A basic decarbonization tenet is to clean the grid, electrify whatever processes can be electrified, and leave as small as possible a remaining carbon budget for the sectors that are harder to decarbonize, such as aviation.
We need to replace technologies that run on combustion—such as gasoline vehicles and natural gas heating and cooling—with alternatives that run on electricity, such as electric vehicles and heat pumps. Paired with this, we must ensure that our energy consumption comes from a power grid that is as clean as possible.
There are plenty of questions about exactly what mix of energy sources will get us to a carbon-free grid by a particular year, whether resources should be distributed or centralized, and supply-side versus demand-side solutions. Regardless of these issues, there is broad consensus that pathways to clean electricity exist and that we must pursue them as quickly as possible.
Why is it so important to clean the grid and switch processes to electricity? Because as the grid gets cleaner, whatever it powers also gets cleaner. Take the emissions of a natural gas furnace versus a heat pump, for example. A natural gas furnace has fixed emissions and will release carbon emissions throughout its full lifespan, potentially 20 years. In contrast, a heat pump’s per-unit emissions are based on the electric power grid and will decline and become cleaner as coal and natural gas are removed from the grid.
The same is true for cars. The only improvement for an internal combustion engine powered by gasoline is that when it wears out, you can swap it for a car with better miles per gallon and thereby emit fewer carbon emissions with the newer model. But an electric vehicle’s carbon emissions per mile will decline throughout its life as the grid that fuels the vehicle gets cleaner.
As David Roberts succinctly puts it: “Electrical grids are giant levers that can move the environmental needle on hundreds of millions of distributed technologies at once. Every device, appliance, or vehicle that runs on electricity benefits from the grid’s every incremental improvement.”
Fortunately, wind and solar have experienced an astounding growth rate in the past three years, technological improvements in manufacturing and materials have increased their capacity, all the while costs have plummeted. As Richard Heinberg and David Fridley note in their 2016 book, Our Renewable Future, “the price of photovoltaic (PV) cells has fallen by 99 percent over the past twenty-five years.” (p.49).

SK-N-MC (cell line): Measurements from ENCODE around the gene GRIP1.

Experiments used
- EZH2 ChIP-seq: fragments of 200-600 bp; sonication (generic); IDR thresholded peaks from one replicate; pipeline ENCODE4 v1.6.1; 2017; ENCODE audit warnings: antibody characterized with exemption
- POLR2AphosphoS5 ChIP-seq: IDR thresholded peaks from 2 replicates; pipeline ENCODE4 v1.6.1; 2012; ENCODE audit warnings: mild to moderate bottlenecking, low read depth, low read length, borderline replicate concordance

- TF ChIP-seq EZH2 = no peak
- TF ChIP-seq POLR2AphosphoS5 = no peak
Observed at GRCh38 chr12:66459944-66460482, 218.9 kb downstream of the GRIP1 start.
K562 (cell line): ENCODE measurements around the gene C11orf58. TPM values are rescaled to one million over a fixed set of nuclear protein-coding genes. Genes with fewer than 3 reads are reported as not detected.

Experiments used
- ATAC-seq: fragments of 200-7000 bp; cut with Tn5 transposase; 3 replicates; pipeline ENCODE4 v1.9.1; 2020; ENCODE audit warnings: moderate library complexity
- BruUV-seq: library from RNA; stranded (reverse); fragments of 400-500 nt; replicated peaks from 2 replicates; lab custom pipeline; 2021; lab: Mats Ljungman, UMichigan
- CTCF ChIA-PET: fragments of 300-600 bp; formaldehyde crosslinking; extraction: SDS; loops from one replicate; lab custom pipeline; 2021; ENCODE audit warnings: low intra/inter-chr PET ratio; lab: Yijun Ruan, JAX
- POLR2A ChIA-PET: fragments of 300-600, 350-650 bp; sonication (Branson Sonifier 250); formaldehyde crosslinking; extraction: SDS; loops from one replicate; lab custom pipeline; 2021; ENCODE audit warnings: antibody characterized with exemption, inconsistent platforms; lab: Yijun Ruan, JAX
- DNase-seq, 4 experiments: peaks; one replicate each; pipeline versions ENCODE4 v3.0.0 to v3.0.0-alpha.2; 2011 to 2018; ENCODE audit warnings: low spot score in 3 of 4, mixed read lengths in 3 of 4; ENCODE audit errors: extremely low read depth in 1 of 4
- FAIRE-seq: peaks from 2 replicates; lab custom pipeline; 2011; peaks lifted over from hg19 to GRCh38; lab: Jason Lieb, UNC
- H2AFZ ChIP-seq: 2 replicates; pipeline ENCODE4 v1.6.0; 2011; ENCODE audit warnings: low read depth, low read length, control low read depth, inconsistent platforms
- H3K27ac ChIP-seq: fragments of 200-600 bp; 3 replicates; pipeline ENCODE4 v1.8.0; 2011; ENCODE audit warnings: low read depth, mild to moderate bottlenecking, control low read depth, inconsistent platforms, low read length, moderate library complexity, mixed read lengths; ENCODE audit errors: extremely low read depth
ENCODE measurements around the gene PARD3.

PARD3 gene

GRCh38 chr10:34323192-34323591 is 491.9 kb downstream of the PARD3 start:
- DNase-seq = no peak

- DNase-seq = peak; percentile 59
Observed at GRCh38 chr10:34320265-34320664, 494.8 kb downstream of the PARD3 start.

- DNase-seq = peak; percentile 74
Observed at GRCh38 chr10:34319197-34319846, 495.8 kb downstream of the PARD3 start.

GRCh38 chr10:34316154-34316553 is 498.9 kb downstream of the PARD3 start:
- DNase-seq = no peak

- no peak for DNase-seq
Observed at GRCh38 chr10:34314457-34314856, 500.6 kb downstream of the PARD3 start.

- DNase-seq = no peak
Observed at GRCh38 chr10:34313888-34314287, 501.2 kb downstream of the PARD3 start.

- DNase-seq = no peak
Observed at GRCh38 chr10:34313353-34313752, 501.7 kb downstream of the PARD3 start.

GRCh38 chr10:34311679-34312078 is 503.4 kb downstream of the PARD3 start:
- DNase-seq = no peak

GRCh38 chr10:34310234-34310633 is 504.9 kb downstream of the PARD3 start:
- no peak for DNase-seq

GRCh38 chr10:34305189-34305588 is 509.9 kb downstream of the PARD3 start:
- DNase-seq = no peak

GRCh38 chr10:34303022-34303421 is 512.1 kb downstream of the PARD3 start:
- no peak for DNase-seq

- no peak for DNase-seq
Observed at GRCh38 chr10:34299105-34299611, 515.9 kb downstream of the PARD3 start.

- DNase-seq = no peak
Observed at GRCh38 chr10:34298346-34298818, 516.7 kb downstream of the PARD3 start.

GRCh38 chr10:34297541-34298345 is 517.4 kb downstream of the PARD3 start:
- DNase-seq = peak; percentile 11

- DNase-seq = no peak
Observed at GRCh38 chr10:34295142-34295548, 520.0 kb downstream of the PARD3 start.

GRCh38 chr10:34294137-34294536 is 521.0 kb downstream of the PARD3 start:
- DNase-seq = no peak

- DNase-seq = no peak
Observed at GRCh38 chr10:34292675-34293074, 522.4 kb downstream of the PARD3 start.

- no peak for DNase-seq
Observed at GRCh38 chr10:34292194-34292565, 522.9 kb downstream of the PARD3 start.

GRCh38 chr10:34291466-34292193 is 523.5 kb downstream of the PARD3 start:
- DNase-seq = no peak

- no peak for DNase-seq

The graphic below shows quarterly installation of solar from 2012-2017 from GreenTech Media Research and the Solar Energy Industries Association (SEIA) Q2 2017 U.S. Solar Market Insight Report.
Meanwhile, in August 2017, the U.S. Department of Energy (DOE) reported that wind supplied 6% of U.S. electricity in 2017 and that 14 states received more than 10% of their electricity from wind. The graphic below from the DOE’s 2016 Wind Technologies Market Report (p.15) shows annual and cumulative growth in U.S. wind power capacity from 1998 to 2016.
The technological improvements in lower-cost wind turbines that are taller and have longer blades that allow for more efficient capture of wind resources improves their economic performance. The graphic below from Bloomberg New Energy Finance’s Michael Liebreich’s September 2017 keynote presentation shows the evolution of wind turbine heights and outputs:
While the benefits of a clean grid are well-established, it’s important to note that removing fossil fuels from the grid and replacing them with renewable energy is not a walk in the park because renewable energy such as wind or solar are intermittent—the sun shines during the day and wind often blows stronger at night—and without reliable and affordable storage, the generation from renewables can go unused or can flood the grid, causing difficulty for grid operators to manage load.
Grid operators are accustomed to dispatching power or ramping up and down power from predictable sources, such as natural gas, coal, nuclear, and hydroelectricity. This is called “dispatchable load” and it is power that can be delivered when customers require energy—usually in the afternoon/early evening as families return home from school or work until they go to bed and again in the morning as they awake until they leave the house for the day.
Coal and natural gas have capacity factors of 90% while wind’s capacity factor ranges between 22-43% and solar from 12-20%. (Capacity factor is the ratio of a generator's annual power production to the power it could have produced if it ran at 100% rated capacity.) Wind can sometimes balance solar, but at other times wind reinforces solar, which puts too much electricity on the grid that operators have to dispose of, or “shed.” Other times, neither the sun is shining, nor the wind is blowing.
The “duck curve” below from the California Independent System Operator (CAISO) depicts the challenges of meeting the steep “ramp” of power from 5:30p-8:30p and the risk of over-generation from renewable power in the middle of the day.
Electricity grid operators need ways to safely accommodate surges and lulls of variable renewables while meeting demand for power in the morning and evening. Utility-scale storage is key, so likely will be fleets of EV batteries that can release energy when wind and solar production slows. (Cars are parked an average of 95% of the time; a plugged-in electric vehicle could provide an invaluable storage service to the grid, once the battery technology is ready to flow power to power lines from EVs.)